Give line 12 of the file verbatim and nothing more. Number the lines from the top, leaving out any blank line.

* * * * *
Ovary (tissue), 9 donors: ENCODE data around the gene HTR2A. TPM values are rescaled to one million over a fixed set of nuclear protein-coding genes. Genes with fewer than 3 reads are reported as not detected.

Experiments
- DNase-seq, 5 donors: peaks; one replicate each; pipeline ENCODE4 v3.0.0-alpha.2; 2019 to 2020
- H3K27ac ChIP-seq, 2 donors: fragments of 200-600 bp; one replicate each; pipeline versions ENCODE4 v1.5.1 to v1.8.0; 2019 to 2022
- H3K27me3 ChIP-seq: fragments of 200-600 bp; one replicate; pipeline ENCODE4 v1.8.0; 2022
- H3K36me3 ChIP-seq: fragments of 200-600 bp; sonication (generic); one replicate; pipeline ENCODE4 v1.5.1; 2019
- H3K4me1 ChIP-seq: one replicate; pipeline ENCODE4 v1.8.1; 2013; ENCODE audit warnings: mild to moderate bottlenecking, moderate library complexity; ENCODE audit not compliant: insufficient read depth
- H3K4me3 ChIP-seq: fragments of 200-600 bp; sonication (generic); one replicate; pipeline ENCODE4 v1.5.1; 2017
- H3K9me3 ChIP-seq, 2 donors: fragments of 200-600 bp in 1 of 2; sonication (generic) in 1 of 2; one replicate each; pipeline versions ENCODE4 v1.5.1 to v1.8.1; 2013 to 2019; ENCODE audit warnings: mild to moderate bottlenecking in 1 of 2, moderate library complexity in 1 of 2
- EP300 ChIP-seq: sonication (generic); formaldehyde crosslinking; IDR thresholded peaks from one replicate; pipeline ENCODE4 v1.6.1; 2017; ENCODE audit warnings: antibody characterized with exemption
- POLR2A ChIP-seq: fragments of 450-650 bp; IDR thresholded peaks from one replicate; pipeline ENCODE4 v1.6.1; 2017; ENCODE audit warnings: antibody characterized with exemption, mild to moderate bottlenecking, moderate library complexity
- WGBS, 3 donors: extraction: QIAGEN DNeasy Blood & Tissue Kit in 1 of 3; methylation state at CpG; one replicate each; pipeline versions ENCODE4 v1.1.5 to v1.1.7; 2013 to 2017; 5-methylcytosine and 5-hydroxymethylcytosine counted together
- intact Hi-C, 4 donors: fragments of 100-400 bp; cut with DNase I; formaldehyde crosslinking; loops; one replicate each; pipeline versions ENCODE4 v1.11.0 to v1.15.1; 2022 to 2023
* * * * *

- WGBS, 3 donors: extraction: QIAGEN DNeasy Blood & Tissue Kit in 1 of 3; methylation state at CpG; one replicate each; pipeline versions ENCODE4 v1.1.5 to v1.1.7; 2013 to 2017; 5-methylcytosine and 5-hydroxymethylcytosine counted together